Isocracy

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For the punk group, see Isocracy (band).

An isocracy is a form of government where all citizens have equal political power. The term derives from Greek "ἴσος" meaning "equal" and "κρατεῖν" meaning "to have power", or "to rule".

An Isocracy expands from the legal right of Isonomia to political and economic systems, from equality of law, to equality in governance. To achieve this, an isocracy both combines and expands features of liberal rights and those in democratic rule. According to the nascent political movement of the same name [1] an Isocracy embodies individual autonomy by extension Informed consent and natural resources as the source of public income.

Further, an isocracy claims to avoid the common criticisms of democracy (e.g., Tyranny of the Majority and Demagogy) by limiting public governance to the public sphere and private governance to the private sphere. With protections embodied through constitutions, thus not being subject to the vagaries of popular opinion, an isocracy is secular, republican, and does not discriminate on the basis of race, sex etc.

In terms of organization, an isocracy argues for a federal network, argues towards mutualist economic organisation.[citation needed] Claiming that the army and police are an arm of class-rule, an isocracy also argues in that public peace, defense and emergency services can be managed through inclusive militia.[citation needed]

The combination of these features has led Isocracy advocates to claim that they represent "the best elements of the modern traditions of liberal, socialist and anarchist thought."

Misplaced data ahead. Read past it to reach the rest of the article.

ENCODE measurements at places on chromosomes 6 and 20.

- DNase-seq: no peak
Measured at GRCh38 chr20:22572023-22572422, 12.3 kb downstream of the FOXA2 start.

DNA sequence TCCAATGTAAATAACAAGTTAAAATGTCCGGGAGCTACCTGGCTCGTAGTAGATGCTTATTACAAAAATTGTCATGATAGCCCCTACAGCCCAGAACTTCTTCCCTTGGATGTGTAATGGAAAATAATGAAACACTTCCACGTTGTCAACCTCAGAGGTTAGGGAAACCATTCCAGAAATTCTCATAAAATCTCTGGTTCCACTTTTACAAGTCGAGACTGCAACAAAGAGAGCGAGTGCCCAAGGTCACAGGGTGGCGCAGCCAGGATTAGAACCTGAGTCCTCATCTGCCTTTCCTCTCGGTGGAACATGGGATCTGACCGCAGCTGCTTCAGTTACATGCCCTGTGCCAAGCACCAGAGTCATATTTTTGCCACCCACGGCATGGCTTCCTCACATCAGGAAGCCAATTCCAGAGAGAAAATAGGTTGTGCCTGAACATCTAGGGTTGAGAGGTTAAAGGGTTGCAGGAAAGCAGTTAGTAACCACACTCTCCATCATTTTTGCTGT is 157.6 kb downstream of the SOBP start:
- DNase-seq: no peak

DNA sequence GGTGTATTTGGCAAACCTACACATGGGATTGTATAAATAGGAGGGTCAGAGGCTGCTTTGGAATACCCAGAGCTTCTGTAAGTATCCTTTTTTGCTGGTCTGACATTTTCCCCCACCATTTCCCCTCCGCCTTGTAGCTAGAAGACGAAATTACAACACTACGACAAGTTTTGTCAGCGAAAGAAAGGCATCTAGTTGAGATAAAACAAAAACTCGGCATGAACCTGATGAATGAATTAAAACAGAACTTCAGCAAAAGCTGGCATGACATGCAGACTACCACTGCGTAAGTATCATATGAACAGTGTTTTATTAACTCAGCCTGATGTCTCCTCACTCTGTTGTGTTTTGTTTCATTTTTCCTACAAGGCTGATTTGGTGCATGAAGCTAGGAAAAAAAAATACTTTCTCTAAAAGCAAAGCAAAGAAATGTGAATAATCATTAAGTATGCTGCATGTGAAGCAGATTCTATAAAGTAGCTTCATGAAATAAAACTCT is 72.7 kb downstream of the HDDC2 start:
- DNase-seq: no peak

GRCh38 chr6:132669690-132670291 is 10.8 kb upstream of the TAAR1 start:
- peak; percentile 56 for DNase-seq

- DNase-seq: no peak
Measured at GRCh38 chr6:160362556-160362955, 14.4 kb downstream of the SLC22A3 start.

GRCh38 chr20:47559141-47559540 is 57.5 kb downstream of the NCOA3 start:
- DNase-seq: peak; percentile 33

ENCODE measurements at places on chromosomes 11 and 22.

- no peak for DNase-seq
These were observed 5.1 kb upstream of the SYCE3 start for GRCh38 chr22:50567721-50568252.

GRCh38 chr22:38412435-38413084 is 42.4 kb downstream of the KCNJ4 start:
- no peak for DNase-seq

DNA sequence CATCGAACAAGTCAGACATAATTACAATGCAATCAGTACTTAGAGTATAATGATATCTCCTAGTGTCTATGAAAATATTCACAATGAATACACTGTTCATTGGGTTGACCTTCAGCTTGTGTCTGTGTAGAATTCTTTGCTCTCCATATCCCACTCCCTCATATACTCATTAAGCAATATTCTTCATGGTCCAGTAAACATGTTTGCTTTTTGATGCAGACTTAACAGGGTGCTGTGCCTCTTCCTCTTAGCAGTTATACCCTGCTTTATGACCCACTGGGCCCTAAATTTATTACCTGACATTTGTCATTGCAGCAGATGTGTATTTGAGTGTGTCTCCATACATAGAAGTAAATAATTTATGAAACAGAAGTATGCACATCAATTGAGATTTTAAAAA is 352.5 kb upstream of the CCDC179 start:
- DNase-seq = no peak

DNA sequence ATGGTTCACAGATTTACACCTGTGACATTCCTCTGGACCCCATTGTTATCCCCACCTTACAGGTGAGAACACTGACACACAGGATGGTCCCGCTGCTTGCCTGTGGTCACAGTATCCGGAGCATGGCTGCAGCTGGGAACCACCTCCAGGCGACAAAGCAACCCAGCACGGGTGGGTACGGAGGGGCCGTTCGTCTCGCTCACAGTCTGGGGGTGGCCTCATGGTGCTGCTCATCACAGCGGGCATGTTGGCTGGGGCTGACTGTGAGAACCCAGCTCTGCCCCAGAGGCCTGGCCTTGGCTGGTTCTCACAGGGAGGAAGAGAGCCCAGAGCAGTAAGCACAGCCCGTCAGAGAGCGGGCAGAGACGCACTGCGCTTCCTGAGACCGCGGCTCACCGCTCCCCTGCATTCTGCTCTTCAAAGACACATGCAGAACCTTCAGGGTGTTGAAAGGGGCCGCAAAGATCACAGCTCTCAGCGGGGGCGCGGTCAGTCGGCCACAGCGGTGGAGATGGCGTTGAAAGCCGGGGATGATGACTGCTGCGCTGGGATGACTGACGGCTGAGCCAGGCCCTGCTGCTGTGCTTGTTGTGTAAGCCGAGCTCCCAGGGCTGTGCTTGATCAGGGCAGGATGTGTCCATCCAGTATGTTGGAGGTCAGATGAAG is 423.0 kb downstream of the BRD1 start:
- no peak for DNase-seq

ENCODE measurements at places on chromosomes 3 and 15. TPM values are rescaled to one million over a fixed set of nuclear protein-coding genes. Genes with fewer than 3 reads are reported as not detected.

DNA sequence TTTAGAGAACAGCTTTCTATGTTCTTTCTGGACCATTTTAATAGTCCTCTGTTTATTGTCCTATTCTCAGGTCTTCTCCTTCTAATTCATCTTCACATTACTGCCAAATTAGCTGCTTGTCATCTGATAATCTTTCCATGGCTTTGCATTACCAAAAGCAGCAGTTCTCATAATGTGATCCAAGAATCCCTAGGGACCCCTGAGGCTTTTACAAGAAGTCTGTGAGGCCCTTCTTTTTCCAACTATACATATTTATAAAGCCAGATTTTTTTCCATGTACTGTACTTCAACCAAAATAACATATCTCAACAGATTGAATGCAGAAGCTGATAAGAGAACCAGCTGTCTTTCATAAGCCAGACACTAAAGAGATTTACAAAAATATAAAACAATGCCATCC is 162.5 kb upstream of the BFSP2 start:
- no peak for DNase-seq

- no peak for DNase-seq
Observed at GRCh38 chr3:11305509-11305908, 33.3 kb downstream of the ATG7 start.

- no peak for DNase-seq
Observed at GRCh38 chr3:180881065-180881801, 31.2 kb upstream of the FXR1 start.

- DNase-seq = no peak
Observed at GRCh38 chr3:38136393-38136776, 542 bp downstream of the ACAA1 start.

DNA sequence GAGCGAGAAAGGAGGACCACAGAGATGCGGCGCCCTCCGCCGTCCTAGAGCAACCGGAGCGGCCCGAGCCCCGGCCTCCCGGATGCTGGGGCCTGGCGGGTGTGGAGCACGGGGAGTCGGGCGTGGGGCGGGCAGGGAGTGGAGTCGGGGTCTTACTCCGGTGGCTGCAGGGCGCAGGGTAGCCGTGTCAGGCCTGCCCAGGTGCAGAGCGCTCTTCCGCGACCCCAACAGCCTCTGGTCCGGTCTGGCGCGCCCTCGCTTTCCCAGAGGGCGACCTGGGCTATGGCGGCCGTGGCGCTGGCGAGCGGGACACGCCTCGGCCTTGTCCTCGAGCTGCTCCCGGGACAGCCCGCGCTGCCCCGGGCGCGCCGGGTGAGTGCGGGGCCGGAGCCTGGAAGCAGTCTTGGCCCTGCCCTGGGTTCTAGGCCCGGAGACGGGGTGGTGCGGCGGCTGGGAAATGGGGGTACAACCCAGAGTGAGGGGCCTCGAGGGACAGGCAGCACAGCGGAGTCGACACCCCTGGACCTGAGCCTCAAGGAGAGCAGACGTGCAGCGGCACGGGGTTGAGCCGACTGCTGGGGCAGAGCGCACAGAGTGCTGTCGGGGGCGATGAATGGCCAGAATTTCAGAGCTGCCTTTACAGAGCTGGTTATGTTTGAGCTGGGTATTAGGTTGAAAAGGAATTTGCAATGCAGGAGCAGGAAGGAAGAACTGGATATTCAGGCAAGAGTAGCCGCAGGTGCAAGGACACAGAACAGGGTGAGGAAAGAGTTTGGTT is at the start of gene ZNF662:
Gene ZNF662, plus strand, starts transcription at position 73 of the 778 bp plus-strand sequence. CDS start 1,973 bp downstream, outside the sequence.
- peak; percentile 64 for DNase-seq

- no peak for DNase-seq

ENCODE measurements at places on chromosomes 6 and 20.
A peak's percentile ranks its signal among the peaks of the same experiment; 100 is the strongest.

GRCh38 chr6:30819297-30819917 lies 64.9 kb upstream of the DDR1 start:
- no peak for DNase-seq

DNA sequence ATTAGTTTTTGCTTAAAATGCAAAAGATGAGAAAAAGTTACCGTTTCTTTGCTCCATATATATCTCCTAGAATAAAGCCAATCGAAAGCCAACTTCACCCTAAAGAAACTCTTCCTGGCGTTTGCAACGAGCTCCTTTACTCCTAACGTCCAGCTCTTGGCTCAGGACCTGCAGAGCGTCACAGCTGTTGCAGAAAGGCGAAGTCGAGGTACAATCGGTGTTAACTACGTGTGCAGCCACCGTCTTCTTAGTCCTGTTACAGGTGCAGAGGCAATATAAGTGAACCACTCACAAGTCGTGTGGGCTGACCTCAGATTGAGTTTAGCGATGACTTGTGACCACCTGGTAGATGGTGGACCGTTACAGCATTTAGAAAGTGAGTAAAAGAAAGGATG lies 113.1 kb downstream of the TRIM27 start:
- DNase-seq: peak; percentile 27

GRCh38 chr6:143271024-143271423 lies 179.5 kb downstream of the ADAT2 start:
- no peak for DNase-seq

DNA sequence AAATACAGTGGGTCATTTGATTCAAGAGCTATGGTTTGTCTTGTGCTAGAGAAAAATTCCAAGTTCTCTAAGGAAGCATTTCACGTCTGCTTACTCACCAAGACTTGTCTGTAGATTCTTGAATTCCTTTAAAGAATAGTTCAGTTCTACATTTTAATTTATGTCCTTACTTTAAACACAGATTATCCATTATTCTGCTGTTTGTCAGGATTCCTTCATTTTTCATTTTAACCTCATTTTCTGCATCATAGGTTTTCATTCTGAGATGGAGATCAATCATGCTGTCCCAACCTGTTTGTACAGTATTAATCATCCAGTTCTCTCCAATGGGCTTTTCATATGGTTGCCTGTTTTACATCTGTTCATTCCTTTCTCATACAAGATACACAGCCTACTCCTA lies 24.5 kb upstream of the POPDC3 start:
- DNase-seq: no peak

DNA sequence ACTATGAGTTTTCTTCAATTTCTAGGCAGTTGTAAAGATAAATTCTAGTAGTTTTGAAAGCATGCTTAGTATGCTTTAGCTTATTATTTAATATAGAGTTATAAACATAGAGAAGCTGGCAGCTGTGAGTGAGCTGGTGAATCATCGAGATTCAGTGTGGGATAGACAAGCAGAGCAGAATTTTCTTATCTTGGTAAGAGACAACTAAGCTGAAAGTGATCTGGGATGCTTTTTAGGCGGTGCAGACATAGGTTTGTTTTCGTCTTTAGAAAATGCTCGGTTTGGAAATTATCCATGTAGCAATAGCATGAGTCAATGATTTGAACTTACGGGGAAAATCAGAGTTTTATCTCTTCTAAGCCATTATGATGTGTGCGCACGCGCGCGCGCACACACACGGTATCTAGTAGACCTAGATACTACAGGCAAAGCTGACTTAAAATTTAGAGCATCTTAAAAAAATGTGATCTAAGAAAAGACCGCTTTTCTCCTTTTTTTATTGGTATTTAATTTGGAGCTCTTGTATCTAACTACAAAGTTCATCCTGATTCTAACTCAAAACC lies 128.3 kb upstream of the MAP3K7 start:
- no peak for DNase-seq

The first recorded use of the term was by the Reverend Sydney Smith in 1845, where opposition was expressed to the idea of equal rule for "all units of society"; Smith noted that the young should not have the same authority as the old and challenged isocrats to support voting and political rights for women, which was considered an extremist position at the time.[2] An early recorded use of the word by a political organisation was by Grant Allen in the formation of the Independent Labour Party, arguing for equal rights for citizens. The history of the ILP incorporates liberalism, market socialism and co-operative societies:

"We believe in the strength and the rule of the people; in government of the People, by the People and for the People. Equality is the literal meaning of the word Isocracy" [3]

As an incorporated association in Australia, the Isocracy Network Inc., has continued this tradition of libertarian and co-operative socialism as a member of the Alliance of the Libertarian Left.[4] For a short period there was also a proposed Isocratic Party of Canada (former domain http://isocraticcanada.com), but that initiative appears to be defunct.

Finally, the Greek Cypriot Chris Neophytou offers a more conservative perspective through isokratia which argues for an extension of liberal democracy with mass electronic voting.[5]

Notes[edit]

  1. ^ "The Isocracy Network". The Isocracy Network. November 20, 2009. Retrieved 2009-11-20. 
  2. ^ Rev. Sydney Smith, Letters from America (1844) in The Prospective Review 1845
  3. ^ Grant Allen, The Isocratic Party (Chapter One) in The New Party Described By Some Of Its Members by Andrew Reid, Independent Labour Party of Great Britain. 1894.
  4. ^ "Alliance of the Libertarian Left". Alliance of the Libertarian Left. July 26, 2011. Retrieved 2011-07-26. 
  5. ^ "Isokratia". Chris Neo Direct Publishing. 2006. Retrieved 2011-07-27. 

See also[edit]